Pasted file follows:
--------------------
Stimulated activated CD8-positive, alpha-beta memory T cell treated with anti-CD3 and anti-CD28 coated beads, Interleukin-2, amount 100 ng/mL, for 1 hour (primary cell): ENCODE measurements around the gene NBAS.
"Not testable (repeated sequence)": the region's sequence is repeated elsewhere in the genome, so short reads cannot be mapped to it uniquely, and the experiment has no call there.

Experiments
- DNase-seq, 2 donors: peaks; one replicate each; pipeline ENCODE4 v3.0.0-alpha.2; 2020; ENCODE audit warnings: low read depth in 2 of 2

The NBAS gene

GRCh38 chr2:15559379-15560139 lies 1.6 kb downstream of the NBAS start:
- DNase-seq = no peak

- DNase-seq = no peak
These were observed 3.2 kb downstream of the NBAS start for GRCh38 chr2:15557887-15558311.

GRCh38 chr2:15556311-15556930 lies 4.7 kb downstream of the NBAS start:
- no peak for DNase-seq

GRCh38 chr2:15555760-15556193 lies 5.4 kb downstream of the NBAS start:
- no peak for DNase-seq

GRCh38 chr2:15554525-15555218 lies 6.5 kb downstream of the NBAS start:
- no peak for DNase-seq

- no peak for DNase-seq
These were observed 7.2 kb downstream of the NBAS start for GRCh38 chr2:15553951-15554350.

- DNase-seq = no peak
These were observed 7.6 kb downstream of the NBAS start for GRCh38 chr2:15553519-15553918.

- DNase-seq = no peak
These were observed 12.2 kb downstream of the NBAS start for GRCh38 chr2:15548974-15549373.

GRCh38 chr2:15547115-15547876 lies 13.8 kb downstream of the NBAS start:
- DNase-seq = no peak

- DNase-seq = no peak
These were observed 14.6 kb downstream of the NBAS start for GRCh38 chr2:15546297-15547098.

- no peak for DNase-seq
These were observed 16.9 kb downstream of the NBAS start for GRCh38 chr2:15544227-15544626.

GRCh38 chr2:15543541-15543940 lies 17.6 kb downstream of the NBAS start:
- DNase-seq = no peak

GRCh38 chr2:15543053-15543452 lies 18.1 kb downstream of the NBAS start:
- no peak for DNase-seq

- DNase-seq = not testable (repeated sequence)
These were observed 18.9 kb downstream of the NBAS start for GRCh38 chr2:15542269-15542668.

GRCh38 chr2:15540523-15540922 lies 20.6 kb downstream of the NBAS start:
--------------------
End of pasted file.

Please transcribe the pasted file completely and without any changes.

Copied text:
Stimulated activated CD8-positive, alpha-beta memory T cell treated with anti-CD3 and anti-CD28 coated beads, Interleukin-2, amount 100 ng/mL, for 1 hour (primary cell): ENCODE measurements around the gene NBAS.
"Not testable (repeated sequence)": the region's sequence is repeated elsewhere in the genome, so short reads cannot be mapped to it uniquely, and the experiment has no call there.

Experiments
- DNase-seq, 2 donors: peaks; one replicate each; pipeline ENCODE4 v3.0.0-alpha.2; 2020; ENCODE audit warnings: low read depth in 2 of 2

The NBAS gene

GRCh38 chr2:15559379-15560139 lies 1.6 kb downstream of the NBAS start:
- DNase-seq = no peak

- DNase-seq = no peak
These were observed 3.2 kb downstream of the NBAS start for GRCh38 chr2:15557887-15558311.

GRCh38 chr2:15556311-15556930 lies 4.7 kb downstream of the NBAS start:
- no peak for DNase-seq

GRCh38 chr2:15555760-15556193 lies 5.4 kb downstream of the NBAS start:
- no peak for DNase-seq

GRCh38 chr2:15554525-15555218 lies 6.5 kb downstream of the NBAS start:
- no peak for DNase-seq

- no peak for DNase-seq
These were observed 7.2 kb downstream of the NBAS start for GRCh38 chr2:15553951-15554350.

- DNase-seq = no peak
These were observed 7.6 kb downstream of the NBAS start for GRCh38 chr2:15553519-15553918.

- DNase-seq = no peak
These were observed 12.2 kb downstream of the NBAS start for GRCh38 chr2:15548974-15549373.

GRCh38 chr2:15547115-15547876 lies 13.8 kb downstream of the NBAS start:
- DNase-seq = no peak

- DNase-seq = no peak
These were observed 14.6 kb downstream of the NBAS start for GRCh38 chr2:15546297-15547098.

- no peak for DNase-seq
These were observed 16.9 kb downstream of the NBAS start for GRCh38 chr2:15544227-15544626.

GRCh38 chr2:15543541-15543940 lies 17.6 kb downstream of the NBAS start:
- DNase-seq = no peak

GRCh38 chr2:15543053-15543452 lies 18.1 kb downstream of the NBAS start:
- no peak for DNase-seq

- DNase-seq = not testable (repeated sequence)
These were observed 18.9 kb downstream of the NBAS start for GRCh38 chr2:15542269-15542668.

GRCh38 chr2:15540523-15540922 lies 20.6 kb downstream of the NBAS start: